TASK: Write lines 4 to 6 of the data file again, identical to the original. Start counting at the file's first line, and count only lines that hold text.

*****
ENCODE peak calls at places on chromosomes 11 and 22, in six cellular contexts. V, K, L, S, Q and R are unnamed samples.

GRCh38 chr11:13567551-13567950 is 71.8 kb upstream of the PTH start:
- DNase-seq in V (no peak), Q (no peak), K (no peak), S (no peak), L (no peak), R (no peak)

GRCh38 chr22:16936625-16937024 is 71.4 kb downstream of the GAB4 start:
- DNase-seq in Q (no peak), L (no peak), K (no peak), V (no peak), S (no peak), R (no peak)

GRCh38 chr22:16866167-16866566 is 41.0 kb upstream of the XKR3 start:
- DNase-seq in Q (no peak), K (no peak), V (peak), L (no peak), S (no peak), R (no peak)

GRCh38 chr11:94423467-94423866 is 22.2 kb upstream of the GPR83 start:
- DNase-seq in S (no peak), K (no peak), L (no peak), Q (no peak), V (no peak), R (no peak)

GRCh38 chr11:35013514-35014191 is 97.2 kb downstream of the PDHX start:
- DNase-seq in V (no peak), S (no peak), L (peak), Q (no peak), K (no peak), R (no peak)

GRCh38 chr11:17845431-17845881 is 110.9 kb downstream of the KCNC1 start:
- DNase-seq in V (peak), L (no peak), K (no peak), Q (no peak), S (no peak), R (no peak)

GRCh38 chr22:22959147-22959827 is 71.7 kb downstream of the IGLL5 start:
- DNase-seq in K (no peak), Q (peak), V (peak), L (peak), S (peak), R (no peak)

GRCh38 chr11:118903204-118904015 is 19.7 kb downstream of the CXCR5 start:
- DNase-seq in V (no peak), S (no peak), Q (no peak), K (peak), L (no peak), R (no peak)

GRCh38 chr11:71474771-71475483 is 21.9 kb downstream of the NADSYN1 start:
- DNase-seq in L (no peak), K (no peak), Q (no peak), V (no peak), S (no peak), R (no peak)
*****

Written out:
GRCh38 chr22:16936625-16937024 is 71.4 kb downstream of the GAB4 start:
- DNase-seq in Q (no peak), L (no peak), K (no peak), V (no peak), S (no peak), R (no peak)

GRCh38 chr22:16866167-16866566 is 41.0 kb upstream of the XKR3 start: